what American business leaders should learn from election

With political correctness in mind I will open this post with the fact I am an old white guy.


What should business leaders learn from the election?

–          Old white guys are becoming less relevant.

In some places exit polls showed that almost 65% of older white people did not vote for the president … and yet he won the majority of the vote in those places.

Whoops. I thought old white guys drove the decisions in America.

Canvas the top leadership of American businesses and you will see gobs of old white guys sitting around their old white guy crystal ball pontificating and discussing how to make more money.

And they do not represent who they will make their money from.

That should be a very scary thought for old white guy leaders <assuming they even look beyond the financial statements and stock prices>.

The business world has not become globally flat … it has just become multicultural and gender equal. We old white guys may not like it but we sure as hell better learn to accept it.

Here is the really <really> hard part.

What we say versus what we actually think … and think subconsciously … and how it affects what we actually do.

I will bet you as much money as you want to bet that if  we sat down with all the old white guy leaders they will say all the right things and will appear open to inclusiveness … and they will, for the most part, not be truthful <and not even recognize it>.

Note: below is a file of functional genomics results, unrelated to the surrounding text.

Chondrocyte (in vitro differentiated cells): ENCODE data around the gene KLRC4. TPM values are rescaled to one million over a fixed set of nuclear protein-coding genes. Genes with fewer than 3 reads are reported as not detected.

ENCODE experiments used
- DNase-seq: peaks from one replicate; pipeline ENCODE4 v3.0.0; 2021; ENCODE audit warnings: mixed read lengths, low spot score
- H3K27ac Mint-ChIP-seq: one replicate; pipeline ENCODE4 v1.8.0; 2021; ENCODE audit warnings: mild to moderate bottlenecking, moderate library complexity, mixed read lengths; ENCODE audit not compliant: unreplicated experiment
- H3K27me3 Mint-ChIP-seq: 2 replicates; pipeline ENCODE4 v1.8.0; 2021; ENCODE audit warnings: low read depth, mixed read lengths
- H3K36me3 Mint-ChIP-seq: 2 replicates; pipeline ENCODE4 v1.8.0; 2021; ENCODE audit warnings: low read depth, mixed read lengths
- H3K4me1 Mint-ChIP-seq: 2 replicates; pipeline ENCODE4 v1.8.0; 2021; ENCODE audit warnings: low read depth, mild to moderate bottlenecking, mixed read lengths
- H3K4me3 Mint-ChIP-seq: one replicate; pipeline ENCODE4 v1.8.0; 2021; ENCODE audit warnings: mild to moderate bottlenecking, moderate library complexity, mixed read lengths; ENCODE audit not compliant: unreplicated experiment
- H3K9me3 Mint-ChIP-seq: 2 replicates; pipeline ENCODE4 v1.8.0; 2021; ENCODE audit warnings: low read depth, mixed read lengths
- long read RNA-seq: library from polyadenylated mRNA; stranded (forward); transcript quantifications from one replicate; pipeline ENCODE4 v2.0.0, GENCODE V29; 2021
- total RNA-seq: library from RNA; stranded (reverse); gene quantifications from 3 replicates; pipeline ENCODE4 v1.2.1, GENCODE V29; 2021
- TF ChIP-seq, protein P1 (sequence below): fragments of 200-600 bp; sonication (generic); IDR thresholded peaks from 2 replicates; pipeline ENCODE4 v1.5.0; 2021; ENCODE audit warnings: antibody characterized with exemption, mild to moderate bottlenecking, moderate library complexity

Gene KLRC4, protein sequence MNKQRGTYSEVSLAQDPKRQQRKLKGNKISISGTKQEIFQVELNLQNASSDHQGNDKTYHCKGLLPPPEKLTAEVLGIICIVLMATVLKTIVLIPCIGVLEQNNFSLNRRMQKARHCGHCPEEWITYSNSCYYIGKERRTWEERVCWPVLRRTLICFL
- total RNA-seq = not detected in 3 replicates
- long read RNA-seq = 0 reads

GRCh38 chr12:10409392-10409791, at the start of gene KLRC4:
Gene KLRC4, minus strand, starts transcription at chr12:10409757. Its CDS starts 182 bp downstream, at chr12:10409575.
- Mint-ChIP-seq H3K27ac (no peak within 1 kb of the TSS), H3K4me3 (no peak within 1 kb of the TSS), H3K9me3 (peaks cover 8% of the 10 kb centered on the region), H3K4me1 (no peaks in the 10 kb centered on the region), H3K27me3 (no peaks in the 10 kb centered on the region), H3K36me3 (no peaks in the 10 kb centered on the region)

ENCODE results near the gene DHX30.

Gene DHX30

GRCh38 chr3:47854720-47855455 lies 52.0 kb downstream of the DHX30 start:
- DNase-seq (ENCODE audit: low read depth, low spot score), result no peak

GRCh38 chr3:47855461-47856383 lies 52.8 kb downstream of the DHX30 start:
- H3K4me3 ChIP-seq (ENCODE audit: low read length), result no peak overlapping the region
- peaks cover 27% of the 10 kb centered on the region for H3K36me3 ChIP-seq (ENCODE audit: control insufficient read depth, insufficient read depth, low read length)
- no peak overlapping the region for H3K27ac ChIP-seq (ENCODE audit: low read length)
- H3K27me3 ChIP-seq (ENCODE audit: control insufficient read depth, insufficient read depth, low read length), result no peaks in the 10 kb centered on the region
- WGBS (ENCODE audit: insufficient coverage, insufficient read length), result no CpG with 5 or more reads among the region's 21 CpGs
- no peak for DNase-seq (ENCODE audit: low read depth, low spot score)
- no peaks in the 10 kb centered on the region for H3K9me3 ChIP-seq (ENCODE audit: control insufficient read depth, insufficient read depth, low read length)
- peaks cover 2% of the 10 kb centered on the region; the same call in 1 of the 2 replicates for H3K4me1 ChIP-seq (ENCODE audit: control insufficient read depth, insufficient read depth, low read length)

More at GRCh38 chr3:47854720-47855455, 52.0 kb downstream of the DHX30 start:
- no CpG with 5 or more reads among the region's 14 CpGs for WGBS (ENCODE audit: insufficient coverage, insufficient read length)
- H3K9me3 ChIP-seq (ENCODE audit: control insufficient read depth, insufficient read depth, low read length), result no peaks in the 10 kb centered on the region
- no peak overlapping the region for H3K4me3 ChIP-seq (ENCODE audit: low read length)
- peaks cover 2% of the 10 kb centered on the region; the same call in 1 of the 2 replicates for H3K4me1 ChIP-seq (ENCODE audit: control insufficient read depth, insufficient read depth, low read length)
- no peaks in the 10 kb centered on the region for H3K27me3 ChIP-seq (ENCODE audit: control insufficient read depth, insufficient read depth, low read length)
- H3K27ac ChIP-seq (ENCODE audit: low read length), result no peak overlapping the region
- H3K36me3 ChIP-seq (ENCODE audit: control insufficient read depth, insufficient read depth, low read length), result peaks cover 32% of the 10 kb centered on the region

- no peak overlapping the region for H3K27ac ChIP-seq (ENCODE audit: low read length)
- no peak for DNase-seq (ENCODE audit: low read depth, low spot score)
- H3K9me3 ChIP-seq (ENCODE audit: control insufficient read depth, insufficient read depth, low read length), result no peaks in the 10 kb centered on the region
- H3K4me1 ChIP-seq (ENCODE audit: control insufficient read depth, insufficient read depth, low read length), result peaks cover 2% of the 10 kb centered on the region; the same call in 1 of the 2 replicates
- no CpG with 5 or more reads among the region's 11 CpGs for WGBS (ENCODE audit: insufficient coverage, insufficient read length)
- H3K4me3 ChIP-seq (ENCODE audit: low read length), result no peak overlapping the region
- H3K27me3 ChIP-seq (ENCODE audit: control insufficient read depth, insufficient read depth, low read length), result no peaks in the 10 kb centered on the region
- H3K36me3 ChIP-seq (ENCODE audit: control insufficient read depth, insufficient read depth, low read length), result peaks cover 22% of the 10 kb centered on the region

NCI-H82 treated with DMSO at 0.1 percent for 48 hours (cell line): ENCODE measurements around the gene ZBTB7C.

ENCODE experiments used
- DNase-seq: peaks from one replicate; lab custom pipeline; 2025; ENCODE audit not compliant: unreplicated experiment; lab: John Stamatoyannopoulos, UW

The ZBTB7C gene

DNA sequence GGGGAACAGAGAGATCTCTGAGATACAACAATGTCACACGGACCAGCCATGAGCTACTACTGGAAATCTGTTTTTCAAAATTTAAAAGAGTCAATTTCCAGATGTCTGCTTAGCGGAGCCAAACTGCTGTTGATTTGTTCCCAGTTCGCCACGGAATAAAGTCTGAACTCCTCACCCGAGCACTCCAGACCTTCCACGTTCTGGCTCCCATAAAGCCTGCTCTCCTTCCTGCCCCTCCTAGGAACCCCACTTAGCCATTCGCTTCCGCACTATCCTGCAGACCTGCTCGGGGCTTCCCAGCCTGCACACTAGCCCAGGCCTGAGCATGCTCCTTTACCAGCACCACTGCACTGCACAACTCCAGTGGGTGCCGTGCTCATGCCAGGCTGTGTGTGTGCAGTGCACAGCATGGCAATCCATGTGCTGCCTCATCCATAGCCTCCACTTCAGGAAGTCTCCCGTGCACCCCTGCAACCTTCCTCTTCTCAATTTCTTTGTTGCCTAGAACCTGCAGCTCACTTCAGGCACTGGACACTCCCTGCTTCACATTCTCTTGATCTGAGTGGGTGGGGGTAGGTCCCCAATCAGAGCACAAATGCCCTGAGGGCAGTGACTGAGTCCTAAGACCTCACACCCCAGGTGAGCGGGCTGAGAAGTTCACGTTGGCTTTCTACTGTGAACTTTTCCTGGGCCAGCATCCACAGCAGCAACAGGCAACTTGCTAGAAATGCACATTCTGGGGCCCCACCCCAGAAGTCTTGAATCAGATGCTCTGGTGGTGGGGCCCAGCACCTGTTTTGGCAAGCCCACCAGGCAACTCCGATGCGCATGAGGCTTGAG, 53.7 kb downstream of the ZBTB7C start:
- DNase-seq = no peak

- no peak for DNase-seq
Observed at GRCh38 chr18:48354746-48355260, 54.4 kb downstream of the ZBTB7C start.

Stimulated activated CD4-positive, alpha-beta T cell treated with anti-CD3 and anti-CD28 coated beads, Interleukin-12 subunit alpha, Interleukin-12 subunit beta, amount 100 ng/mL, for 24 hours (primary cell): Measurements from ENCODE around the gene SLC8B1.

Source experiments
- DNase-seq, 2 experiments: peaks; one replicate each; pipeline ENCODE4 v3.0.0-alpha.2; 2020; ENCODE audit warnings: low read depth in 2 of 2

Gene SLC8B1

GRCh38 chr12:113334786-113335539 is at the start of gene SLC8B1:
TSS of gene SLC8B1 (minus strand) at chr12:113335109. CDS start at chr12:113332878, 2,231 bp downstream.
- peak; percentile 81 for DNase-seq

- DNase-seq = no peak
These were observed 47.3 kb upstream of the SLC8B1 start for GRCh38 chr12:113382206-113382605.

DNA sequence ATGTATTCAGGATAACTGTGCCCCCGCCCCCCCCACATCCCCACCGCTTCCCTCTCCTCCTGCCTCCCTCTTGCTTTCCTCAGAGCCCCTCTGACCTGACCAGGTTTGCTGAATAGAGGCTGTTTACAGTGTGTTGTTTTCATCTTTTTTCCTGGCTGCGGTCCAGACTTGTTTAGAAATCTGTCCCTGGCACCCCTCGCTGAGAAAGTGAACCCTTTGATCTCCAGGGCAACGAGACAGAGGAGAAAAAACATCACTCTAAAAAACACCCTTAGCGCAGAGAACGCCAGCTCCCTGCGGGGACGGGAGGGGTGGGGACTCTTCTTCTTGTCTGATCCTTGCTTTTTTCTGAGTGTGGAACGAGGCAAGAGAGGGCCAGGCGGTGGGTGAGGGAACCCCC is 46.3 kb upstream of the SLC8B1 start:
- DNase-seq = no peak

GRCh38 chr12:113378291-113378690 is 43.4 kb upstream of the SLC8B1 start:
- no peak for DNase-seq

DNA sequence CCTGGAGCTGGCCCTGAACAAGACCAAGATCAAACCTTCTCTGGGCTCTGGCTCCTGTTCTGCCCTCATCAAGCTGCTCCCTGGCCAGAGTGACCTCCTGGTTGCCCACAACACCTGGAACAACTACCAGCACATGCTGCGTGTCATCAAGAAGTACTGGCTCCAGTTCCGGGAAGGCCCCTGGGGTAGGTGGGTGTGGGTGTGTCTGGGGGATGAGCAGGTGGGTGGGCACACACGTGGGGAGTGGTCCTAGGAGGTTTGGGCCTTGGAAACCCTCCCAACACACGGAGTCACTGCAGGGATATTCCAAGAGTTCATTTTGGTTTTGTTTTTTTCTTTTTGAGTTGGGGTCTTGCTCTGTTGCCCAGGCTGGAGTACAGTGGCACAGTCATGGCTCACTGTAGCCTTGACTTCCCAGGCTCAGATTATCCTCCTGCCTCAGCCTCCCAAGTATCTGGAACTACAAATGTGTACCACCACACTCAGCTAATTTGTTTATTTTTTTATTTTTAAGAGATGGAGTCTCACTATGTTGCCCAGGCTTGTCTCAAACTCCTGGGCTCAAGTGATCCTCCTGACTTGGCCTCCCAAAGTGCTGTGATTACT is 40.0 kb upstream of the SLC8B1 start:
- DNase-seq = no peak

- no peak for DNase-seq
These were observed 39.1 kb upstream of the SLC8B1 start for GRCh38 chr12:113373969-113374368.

A personal example.

I like to believe I am inclusive and fairly liberal when it comes to this topic. And then I took part in a diversity program as part of a management leadership team and I almost cried at my naiveté. I didn’t know what I didn’t know. I couldn’t. No matter how hard I tried to think like a woman or an African American or a Latino … I didn’t have the cultural aspects embedded from childhood & heritage. I always did, and always will, have a white guy perspective. Did I make what would be considered ‘massive inappropriate decisions’? Nope. But, frankly, the nuanced errors in thinking seemed more painful to me.

My point? Old white guys are old white guys. They know what they know … and don’t know what they don’t know. They may try. And they may try with the best intentions relentlessly. But in the end? They are old white guys making decisions impacting a whole bunch of non old white guys.

–          Inclusion versus outreach.

As a generalization … old white guy leaders don’t understand how to be relevant. Sure. They try … and may even have good intentions.

However, they typically think in terms of outreach rather than inclusion. Huh?

Five old white guys start reaching out to women, African American, Latino, Asian, etc. and invite them to be included in the thinking. They do research which reaches out to ‘better understand the shifting dynamics of the user population.’ And then the five old white guys interpret the data/information/input from invited participants … and make all-encompassing decisions. Outreach participants inform decisions but really do not make the decisions.

Inclusion means they don’t have to reach out and invite … someone is part of the leadership team … with an equal voice is already at the table.

Oops. That must mean … yup … there are only 4 or, gasp, 3 old white guys at the leadership table.

Let me add to this thought.